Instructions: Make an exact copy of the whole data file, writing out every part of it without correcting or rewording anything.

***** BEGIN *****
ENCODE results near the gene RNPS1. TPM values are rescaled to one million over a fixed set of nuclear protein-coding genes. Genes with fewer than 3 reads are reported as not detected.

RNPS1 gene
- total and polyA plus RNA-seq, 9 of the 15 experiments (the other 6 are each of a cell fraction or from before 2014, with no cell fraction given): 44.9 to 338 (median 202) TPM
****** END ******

ENCODE results near the gene RNPS1. TPM values are rescaled to one million over a fixed set of nuclear protein-coding genes. Genes with fewer than 3 reads are reported as not detected.

RNPS1 gene
- total and polyA plus RNA-seq, 9 of the 15 experiments (the other 6 are each of a cell fraction or from before 2014, with no cell fraction given): 44.9 to 338 (median 202) TPM